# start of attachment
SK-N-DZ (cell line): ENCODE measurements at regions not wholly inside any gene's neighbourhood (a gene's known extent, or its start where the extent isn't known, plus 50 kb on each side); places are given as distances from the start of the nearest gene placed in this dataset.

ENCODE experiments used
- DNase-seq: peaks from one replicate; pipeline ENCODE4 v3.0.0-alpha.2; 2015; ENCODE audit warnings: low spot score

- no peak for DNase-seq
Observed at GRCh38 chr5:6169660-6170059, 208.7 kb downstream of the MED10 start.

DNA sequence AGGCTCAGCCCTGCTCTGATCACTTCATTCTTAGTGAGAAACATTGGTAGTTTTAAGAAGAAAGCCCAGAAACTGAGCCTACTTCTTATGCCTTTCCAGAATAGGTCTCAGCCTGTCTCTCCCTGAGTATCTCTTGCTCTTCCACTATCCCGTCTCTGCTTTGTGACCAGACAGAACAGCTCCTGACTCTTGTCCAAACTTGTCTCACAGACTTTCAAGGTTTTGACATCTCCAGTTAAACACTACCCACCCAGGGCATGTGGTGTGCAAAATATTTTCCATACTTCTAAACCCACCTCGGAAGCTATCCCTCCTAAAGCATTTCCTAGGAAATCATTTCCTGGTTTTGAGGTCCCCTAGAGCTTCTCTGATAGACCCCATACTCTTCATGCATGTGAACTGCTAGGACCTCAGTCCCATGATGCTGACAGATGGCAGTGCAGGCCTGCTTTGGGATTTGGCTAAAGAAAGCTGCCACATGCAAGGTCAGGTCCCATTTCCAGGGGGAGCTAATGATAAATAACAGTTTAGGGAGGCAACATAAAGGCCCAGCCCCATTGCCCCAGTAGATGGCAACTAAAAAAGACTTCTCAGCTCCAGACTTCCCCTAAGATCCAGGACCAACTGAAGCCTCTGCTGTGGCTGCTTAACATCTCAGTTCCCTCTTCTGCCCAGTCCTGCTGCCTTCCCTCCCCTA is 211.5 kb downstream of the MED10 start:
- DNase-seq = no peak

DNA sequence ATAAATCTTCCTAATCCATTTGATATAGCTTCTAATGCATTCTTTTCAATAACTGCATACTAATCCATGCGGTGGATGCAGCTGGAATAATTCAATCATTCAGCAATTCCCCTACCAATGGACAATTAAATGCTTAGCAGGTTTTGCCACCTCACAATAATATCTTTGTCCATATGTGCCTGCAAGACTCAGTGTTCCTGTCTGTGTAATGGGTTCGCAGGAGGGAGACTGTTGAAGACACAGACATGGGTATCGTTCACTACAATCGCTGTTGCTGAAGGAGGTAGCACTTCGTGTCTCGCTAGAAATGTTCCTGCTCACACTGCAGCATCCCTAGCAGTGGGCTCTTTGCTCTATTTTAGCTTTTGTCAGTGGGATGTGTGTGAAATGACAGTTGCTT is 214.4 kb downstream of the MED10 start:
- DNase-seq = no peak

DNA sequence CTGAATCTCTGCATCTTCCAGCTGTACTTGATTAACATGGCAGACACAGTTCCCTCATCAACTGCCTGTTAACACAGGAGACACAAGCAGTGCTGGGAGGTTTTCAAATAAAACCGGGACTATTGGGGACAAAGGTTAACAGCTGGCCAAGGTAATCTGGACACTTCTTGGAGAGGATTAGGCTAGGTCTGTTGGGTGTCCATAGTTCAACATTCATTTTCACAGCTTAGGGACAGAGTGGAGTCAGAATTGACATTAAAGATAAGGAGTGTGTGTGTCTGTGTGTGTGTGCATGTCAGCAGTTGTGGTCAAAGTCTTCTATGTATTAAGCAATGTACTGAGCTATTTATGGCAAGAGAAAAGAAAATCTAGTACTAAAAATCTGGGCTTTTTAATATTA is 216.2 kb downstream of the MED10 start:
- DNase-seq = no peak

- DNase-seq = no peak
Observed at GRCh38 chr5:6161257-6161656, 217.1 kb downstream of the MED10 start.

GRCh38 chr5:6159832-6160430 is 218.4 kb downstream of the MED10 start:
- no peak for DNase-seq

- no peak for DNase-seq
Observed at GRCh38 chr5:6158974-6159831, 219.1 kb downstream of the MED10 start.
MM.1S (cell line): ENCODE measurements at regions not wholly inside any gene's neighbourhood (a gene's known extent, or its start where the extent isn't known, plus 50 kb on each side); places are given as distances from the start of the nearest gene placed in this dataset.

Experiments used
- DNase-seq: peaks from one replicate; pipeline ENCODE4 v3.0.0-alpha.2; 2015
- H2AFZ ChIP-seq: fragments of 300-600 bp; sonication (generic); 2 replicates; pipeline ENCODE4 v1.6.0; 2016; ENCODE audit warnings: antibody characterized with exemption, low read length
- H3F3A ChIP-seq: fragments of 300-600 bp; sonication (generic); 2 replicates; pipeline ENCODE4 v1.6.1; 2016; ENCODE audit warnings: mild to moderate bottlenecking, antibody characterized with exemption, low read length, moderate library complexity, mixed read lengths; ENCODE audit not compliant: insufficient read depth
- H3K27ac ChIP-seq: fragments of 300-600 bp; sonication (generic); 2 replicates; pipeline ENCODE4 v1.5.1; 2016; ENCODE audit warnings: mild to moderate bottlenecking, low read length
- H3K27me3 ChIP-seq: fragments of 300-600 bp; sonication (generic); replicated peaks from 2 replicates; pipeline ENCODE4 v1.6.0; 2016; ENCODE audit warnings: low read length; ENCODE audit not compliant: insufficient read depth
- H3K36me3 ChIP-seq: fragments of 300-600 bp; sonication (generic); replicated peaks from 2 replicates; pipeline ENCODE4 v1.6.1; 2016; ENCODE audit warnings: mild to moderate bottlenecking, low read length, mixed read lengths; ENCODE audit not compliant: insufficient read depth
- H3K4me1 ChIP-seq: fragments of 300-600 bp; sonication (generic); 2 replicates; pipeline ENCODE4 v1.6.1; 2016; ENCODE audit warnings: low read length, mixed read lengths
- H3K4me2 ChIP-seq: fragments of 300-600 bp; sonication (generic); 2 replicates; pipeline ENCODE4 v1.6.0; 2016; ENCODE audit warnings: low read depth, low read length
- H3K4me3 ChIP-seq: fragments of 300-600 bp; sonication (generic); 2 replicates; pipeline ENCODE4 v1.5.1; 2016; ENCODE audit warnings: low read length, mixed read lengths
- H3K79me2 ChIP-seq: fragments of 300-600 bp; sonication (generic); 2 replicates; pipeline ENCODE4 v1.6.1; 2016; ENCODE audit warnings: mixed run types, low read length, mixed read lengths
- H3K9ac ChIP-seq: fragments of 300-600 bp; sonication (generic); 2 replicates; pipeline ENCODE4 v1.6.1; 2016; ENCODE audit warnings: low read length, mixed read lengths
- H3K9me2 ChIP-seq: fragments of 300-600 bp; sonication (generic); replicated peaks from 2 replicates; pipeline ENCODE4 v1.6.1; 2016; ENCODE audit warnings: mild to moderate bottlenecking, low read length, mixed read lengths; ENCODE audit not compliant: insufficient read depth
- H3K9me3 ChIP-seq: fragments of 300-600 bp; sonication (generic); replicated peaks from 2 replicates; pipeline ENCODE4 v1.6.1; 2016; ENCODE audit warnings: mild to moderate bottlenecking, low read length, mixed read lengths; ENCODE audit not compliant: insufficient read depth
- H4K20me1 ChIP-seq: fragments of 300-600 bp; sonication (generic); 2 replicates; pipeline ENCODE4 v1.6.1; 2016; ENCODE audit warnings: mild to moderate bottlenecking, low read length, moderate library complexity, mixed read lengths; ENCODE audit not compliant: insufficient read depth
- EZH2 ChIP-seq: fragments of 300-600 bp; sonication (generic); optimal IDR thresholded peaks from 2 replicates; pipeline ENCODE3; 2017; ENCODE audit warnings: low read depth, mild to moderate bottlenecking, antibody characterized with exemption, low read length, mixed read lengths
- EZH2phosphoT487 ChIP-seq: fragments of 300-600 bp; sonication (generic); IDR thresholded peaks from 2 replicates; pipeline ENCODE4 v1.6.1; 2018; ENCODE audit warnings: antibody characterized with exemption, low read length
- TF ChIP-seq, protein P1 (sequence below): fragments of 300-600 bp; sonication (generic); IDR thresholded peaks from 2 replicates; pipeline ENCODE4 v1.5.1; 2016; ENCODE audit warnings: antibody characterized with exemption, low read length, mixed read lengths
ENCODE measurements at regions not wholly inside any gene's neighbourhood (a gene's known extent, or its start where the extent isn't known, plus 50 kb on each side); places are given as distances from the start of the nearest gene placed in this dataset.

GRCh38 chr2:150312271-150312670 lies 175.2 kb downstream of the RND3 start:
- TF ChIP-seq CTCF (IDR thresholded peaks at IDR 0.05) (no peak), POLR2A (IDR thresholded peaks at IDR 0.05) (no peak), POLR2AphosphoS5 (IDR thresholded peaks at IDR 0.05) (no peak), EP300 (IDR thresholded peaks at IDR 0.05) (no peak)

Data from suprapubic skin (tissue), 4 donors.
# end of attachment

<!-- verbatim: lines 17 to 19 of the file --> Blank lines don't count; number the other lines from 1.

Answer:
Observed at GRCh38 chr5:6158974-6159831, 219.1 kb downstream of the MED10 start.
MM.1S (cell line): ENCODE measurements at regions not wholly inside any gene's neighbourhood (a gene's known extent, or its start where the extent isn't known, plus 50 kb on each side); places are given as distances from the start of the nearest gene placed in this dataset.

Experiments used